Horacio Elizondo (Argentina)
Garcia and Rodolfo Otero (Argentina)
For the second successive major
tournament, England met Portugal in the quarter-finals and, once again, it
took a penalty shootout to settle it. It had now been ten years since
England's lone victory in a shootout, against Spain, in the 1996 European
Championship. Portugal's very first full international shootout had been their
6-5 victory, against England, just over two years earlier, in the European
Championship in Lisbon, following a 2-2 draw after extra time.
(Tottenham Hotspur and England) aged 26.
(Sporting Lisbon and Portugal) aged 30.
Robinson was making his 26th
appearance for England. He had only faced one penalty in his international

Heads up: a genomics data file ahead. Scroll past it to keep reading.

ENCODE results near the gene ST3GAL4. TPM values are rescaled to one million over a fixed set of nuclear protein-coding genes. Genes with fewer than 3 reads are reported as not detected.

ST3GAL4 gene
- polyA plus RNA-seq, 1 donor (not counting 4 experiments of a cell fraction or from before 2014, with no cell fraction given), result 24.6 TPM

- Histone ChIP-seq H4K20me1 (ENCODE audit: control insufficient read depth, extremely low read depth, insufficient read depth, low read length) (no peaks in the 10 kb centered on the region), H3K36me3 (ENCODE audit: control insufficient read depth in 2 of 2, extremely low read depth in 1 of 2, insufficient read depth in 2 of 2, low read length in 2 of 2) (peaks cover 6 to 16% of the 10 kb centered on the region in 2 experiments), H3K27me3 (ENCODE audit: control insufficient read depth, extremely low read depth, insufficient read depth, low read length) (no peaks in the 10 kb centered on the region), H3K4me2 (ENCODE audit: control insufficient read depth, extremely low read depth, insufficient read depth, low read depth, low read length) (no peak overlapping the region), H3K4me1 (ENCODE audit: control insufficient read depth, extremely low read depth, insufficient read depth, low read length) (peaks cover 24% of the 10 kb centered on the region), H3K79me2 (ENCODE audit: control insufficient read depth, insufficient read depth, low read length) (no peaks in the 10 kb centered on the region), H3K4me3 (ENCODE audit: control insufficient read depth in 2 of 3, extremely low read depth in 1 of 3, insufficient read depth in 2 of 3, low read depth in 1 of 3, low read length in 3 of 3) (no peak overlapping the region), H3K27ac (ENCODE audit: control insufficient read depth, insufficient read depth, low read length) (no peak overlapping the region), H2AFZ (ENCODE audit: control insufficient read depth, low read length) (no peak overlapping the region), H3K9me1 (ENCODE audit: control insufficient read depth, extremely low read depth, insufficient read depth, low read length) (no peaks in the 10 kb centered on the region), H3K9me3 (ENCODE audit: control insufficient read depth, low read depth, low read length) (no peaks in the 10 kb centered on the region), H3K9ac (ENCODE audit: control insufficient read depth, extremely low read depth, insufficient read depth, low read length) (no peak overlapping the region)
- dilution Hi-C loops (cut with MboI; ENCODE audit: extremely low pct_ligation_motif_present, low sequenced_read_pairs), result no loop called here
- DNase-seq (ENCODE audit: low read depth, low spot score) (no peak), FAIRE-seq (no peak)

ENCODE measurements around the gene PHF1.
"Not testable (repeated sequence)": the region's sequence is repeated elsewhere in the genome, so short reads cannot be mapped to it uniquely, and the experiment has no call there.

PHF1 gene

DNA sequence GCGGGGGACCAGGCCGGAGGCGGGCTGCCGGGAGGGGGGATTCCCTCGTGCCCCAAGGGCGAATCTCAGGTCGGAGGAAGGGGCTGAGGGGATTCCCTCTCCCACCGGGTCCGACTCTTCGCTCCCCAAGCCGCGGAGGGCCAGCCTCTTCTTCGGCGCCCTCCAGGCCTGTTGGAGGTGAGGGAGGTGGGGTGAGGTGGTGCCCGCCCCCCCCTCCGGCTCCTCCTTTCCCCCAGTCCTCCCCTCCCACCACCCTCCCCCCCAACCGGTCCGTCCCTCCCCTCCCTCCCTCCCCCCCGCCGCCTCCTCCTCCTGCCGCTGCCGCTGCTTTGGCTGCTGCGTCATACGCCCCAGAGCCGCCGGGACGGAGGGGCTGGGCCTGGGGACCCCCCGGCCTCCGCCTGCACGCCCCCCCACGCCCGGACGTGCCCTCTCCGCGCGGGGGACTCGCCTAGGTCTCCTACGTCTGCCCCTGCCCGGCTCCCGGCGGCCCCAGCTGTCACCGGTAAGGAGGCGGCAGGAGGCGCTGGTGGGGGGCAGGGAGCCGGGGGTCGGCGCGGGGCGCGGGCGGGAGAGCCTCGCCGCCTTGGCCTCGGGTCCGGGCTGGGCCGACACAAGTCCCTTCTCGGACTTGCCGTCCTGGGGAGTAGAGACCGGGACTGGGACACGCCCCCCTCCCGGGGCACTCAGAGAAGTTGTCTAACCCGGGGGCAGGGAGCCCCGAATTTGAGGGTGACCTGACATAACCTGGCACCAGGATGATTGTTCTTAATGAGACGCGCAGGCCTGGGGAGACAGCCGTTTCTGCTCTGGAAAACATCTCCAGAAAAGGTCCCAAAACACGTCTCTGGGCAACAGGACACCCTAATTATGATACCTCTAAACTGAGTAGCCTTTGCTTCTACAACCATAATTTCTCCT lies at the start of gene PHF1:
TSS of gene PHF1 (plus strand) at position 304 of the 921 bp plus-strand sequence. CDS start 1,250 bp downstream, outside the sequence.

career, saving from Spain's Raul in Madrid in 2004. Raul shot left-footed to
right of centre, at a fairly low height, where Robinson dived full-length to
turn his shot away with both hands. Robinson was an unused substitute at the
2004 European Championship.
Ricardo had been the hero of the
sides' previous shootout in 2004, saving from Darius Vassell and then,
astonishingly, immediately stepping up to fire his country into the European
Championship semi-finals. In the earlier kicks, Beckham had sliced it and it
flew over the bar, to the right, as Ricardo dived to the left. Then
Owen's shot went straight down
the middle, along the ground, just as Ricardo dived out of the way, to the
right. Lampard appeared to hit the ball too high up and it went straight down
the middle, again just missing Ricardo's feet, as he dived to the right. Terry
shot absolutely straight down the middle, rising into the roof of the net, as
Ricardo dived to the left, once again taking himself away from the ball.
Hargreaves side-footed, with his right foot, at medium height, to the right of